© Matt Rourke
A downed tree covered in ice lays atop a minivan after a winter storm Wednesday, Feb. 5, 2014, in Philadelphia.

A major winter storm advancing across the U.S. midsection Wednesday brought heavy snow, heavy ice accumulation and heavy rainfall to two-thirds of the country.

At least 115 million people in more than a dozen states -- more than a third of U.S. population -- were under some form of winter weather alert, the Weather Channel reported.

More than 2,000 flights were canceled and nearly 1,100 were delayed as of early Wednesday, flight-tracking website said.

Roads and highways were closed due to the weather and accidents, and mass transit was curtailed in many areas.

Government offices and schools were shut in hard-hit areas. Many school districts already exceeded their "snow day" allotments, so they were now deducting days from students' spring break or adding days to the school year.

The governors of at least three states -- Mississippi, Kansas and New Jersey -- declared states of emergency to deal with storm response.

Gov. Andrew Cuomo said late Tuesday New York had 1,789 plows, 359 loaders and 4,185 operators "stationed and ready for the storm, along with 259,605 tons of salt."

New York City's Office of Emergency Management issued a hazardous travel advisory.

Other Northeast cities declared snow emergencies.

Up to a foot of snow fell or was forecast to fall in parts of Kansas, Missouri, Illinois, Indiana, Ohio, Pennsylvania, New York, Massachusetts, Vermont, New Hampshire and Maine.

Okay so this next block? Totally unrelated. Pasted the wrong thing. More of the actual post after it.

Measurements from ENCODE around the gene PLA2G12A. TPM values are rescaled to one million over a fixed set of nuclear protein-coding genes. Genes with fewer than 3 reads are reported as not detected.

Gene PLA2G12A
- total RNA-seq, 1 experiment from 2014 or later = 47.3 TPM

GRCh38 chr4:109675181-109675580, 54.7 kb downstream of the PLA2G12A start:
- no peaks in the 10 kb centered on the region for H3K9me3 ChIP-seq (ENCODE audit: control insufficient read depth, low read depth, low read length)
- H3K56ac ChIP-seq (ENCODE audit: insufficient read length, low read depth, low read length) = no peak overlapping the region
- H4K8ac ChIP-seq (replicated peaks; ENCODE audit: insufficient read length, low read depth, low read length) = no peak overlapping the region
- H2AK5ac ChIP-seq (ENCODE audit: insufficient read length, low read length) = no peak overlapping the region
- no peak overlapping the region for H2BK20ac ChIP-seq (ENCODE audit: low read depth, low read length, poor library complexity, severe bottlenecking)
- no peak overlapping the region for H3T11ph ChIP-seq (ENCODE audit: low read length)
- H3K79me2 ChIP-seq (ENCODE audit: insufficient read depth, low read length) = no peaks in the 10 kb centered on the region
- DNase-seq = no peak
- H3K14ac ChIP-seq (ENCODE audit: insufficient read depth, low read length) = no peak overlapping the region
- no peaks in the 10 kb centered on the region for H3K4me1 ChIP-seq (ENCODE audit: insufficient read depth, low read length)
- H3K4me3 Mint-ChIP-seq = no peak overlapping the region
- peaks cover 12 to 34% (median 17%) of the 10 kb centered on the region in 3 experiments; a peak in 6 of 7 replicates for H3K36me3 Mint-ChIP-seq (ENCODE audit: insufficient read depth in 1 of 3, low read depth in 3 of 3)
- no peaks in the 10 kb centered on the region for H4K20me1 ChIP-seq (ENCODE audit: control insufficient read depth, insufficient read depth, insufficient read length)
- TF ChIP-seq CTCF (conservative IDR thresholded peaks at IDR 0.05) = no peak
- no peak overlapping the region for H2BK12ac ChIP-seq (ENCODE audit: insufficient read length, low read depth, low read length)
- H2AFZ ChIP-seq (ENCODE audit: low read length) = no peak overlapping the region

Five inches of snow fell in two hours at New Lexington in south-central Ohio, AccuWeather said.

The National Weather Service forecast 15 or more inches for the Catskill Mountains in New York and the Berkshires in western parts of Massachusetts and Connecticut.

Wednesday's 5 inches or more of snow in and around Chicago marked the 34th day of measurable snow this season, the Chicago Tribune said.

"The heaviest rate of precipitation will occur early Wednesday morning over the central Appalachians and New England," meteorologist Alex Sosnowski said.

On the southern edge of the snow was a wintry mix of rain and partly melted snow, which caused slick, icy roadways.

The weather was blamed for at least five traffic deaths in four states.

Among the dead was a 36-year-old Arkansas man, Jeffery Dee Buck of Des Arc, who died in a single-vehicle crash when he lost control on an icy bridge and slammed into a stand of trees. Freezing rain was falling when the crash occurred, said the police report cited by the Weather Channel.

Slick roads were also suspected in a fatal two-vehicle crash in Des Moines, Iowa, police said.
Blowing snow was a possible factor in a collision between a farm tractor and a pickup truck in Nebraska in which a 36-year-old Ashland man died, police said.

Numerous severe accidents closed parts of Interstate 70 and I-68 in Maryland in both directions.

I-84 in New York was shut to semitrailer trucks.

Nearly 5 inches of sleet was on the ground in the southeastern Indiana town of Milan, AccuWeather reported.

Heavy ice accumulated from Arkansas into the lower Ohio Valley and Middle Atlantic States, and heavy rain fell in parts of the Ohio and Tennessee valleys, with possible flooding the weather service said.

Source: UPI